Strike up the banjo, and get that fiddle playin’ low and sad, for this here heartbreakin’ tale is about…
Elmer McCurdy, The Six Million Dollar Dead Guy.
Let’s start with the facts: Elmer McCurdy was a decent plumber, but a lousy robber.
After losing his job during the economic slump of 1898, along with most of his immediate family dying, he headed west. Elmer lived for a while in Cherryvale, Kansas, a couple or so hours south of Kansas City. He had a serious problem with booze, and ended up joining the army in 1907 when not much else was available. There, at Ft. Leavenworth, he learned how to use a machine gun, and how to blow up stuff wth nitroglycerin. He got an honorable discharge in 1910, and moved to St. Joseph with an army friend, and resumed drinking. Very shortly thereafter they were arrested with all kinds of burglary paraphernalia- hacksaws, chisels, nitroglycerin, money bags, etc. Elmer testified in court that they weren’t for robbery- they were part of their work on the invention of a foot-operated machine gun. They were found not guilty.
Of course, once they got out, the robberies began. Only problem was, Elmer liked to use a pinch too much nitro in his efforts. In 1911 they robbed a train carrying a safe with a rumored 4000 dollars in it. Elmer tried to blow the door off of the safe. He did. And the top. And the sides. Basically he blew up the safe, destroying it and most of the money. Of the 4K in cash, they got away with about 450 bucks in melted silver coins.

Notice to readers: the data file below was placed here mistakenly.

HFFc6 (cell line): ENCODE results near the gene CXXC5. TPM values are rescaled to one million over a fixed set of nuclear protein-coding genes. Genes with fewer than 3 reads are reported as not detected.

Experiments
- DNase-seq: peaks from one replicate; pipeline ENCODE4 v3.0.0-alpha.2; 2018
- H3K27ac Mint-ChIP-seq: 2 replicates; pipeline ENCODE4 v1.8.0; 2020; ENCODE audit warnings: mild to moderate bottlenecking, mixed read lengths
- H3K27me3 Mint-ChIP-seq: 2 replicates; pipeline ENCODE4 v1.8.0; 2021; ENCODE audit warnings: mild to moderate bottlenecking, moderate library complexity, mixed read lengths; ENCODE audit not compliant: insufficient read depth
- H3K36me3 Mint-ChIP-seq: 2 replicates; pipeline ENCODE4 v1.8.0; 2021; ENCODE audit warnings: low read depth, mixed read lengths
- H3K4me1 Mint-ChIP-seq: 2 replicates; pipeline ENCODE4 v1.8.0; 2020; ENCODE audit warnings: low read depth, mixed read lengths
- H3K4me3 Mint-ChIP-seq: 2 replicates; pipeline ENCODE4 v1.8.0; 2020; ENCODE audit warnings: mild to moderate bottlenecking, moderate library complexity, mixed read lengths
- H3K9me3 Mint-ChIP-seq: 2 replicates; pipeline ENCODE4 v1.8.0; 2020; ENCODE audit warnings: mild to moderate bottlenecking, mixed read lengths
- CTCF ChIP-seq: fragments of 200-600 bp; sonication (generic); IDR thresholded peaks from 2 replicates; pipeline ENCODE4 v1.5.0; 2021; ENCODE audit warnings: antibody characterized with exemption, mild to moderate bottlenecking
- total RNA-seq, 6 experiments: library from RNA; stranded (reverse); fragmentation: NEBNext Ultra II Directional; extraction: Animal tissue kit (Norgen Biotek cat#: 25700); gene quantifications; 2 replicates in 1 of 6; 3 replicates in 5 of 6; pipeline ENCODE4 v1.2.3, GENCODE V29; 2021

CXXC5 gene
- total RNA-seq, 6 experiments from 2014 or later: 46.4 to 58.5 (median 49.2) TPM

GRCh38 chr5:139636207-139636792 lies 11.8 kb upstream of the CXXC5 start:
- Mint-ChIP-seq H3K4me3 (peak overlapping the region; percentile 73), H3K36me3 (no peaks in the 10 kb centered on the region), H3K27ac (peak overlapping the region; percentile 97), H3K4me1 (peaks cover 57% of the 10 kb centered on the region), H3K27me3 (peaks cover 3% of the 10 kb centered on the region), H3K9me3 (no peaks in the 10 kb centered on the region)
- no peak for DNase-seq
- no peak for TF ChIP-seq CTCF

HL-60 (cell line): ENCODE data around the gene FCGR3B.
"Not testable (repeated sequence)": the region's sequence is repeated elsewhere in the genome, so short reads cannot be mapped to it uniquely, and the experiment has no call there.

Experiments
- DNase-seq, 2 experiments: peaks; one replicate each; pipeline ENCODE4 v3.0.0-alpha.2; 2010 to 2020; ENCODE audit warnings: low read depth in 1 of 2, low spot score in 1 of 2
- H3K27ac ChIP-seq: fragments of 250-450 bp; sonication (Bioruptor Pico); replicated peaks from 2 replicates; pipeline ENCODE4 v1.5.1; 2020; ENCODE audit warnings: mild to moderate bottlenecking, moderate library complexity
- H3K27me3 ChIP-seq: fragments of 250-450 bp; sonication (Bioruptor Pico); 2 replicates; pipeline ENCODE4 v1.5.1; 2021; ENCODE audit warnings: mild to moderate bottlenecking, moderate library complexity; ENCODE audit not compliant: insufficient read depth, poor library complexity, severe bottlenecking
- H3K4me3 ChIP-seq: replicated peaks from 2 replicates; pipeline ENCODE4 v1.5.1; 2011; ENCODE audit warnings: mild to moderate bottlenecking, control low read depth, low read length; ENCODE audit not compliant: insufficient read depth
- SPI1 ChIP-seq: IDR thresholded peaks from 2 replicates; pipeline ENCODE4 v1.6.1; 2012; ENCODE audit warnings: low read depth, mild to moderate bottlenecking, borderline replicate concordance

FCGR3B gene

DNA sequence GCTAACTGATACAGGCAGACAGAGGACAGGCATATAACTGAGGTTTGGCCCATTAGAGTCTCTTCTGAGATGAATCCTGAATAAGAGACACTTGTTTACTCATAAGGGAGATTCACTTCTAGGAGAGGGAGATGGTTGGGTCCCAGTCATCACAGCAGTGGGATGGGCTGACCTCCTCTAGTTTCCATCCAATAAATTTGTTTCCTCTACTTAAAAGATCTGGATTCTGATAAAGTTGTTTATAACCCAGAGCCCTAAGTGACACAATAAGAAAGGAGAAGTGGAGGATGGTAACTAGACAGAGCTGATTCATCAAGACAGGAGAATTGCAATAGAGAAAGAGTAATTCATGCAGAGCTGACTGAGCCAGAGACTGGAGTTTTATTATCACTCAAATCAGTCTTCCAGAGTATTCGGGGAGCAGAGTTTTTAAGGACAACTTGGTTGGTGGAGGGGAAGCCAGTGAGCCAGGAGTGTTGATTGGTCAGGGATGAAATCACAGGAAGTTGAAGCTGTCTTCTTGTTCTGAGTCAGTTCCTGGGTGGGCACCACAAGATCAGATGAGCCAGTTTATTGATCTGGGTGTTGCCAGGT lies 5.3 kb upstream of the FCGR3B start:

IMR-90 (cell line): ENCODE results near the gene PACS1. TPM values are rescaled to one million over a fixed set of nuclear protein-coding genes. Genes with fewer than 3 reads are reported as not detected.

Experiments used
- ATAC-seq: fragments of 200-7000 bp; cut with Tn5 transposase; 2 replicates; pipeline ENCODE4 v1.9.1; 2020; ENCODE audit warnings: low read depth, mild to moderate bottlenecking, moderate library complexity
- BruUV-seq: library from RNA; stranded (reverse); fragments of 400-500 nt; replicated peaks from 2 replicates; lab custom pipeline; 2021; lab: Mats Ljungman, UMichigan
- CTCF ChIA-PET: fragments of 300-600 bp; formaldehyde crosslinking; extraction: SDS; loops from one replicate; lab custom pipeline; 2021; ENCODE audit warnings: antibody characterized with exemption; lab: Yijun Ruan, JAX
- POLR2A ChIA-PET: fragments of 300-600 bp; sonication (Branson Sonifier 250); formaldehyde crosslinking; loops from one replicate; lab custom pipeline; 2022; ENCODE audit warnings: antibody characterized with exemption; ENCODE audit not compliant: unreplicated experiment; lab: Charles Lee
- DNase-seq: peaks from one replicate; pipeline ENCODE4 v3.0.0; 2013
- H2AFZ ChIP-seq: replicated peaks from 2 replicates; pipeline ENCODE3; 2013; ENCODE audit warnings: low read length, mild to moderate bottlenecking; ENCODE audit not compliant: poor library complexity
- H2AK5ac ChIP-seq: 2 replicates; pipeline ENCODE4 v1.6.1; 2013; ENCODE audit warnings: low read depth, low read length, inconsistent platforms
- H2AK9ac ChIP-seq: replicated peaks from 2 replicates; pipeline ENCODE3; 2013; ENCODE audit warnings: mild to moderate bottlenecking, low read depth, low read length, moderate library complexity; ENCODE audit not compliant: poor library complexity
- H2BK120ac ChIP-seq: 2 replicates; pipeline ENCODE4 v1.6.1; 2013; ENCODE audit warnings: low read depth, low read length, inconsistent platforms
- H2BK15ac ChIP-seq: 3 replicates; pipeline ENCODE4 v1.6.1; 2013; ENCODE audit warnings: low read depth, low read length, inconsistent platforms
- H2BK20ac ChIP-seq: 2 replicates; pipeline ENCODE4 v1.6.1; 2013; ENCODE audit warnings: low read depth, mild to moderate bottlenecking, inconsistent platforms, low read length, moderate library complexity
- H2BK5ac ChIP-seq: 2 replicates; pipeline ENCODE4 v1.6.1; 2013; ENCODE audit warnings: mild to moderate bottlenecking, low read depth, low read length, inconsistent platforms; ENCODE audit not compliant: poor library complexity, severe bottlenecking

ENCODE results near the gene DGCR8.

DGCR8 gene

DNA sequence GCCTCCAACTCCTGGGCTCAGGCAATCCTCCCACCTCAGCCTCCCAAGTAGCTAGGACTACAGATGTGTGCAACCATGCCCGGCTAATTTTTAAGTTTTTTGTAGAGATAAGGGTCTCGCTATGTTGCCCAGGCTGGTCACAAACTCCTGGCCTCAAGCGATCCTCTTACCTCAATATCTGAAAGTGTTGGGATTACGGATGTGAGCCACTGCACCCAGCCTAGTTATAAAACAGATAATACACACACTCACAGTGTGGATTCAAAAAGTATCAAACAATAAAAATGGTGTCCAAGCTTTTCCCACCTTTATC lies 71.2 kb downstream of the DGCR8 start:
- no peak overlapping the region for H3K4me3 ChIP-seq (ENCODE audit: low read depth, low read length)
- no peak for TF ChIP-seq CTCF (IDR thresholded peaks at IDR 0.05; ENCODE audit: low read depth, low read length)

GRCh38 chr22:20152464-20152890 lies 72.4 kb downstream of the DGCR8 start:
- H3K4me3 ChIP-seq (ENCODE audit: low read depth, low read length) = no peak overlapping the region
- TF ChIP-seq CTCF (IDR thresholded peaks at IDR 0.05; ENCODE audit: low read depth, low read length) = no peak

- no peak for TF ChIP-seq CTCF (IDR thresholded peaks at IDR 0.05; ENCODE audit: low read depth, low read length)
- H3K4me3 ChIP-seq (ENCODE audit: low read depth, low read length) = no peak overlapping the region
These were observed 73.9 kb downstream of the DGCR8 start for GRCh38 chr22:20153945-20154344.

Later that year they robbed a bank in Chautaqua, Kansas. Elmer put nitro around the door to the bank’s outer vault. It blew the door into the bank, destroying much of it, but not hurting the safe. He tried to blow the door on the safe- but the nitro wouldn’t ignite. They got away with about 150 bucks in coins, from what was left of the teller trays.
A month later, Elmer and accomplices tried to rob a train in Oklahoma, after Elmer heard it had 400,000 dollars in cash on it. Problem was, they stopped the wrong train, and ended up with 46 bucks, a few gallons of whiskey, a coat, and a watch. Newspapers called it “One of the Smallest in the History of Train Robbery.” Ouch.
Sick with tuberculosis, trichinosis, and a lot of Charlie Brown angst, he and some ranch hands spent a night drinking. He fell asleep in the hayloft. Unfortunately, he didn’t know that a 2000 dollar bounty was on his head by now. The ranch hands, however, DID know.
Next morning, a sheriff’s posse surround the hayshed. They were waiting for Elmer to come out, but instead some lead did. For and hour Elmer took shots at the three sheriffs and their posse members. According to an interview with Sheriff Bob Fenton, “We do not know who killed him.” Which is weird, because he was killed by a single gunshot wound to the chest. Which he got while lying down Huh.
Downtrodden, mean, drunk, unable to hold a job or blow a safe, he died in the dirt. But for Elmer, the real insult is just beginning.
His body was taken to an Oklahoma funeral home, where it went unclaimed. The undertaker refused to bury it, because he hadn’t been paid. So he embalmed Elmer with arsenic, shaved his face, put him in a suit, put a rifle in his hands, and stood him up in a box in the back of the funeral home. There, folks could pay a nickel to see “The Bandit Who Wouldn’t Give up.” Soon enough the undertaker had carnival promoters offering to buy Elmer’s mummy, but for whatever reason, the undertaker wouldn’t sell him.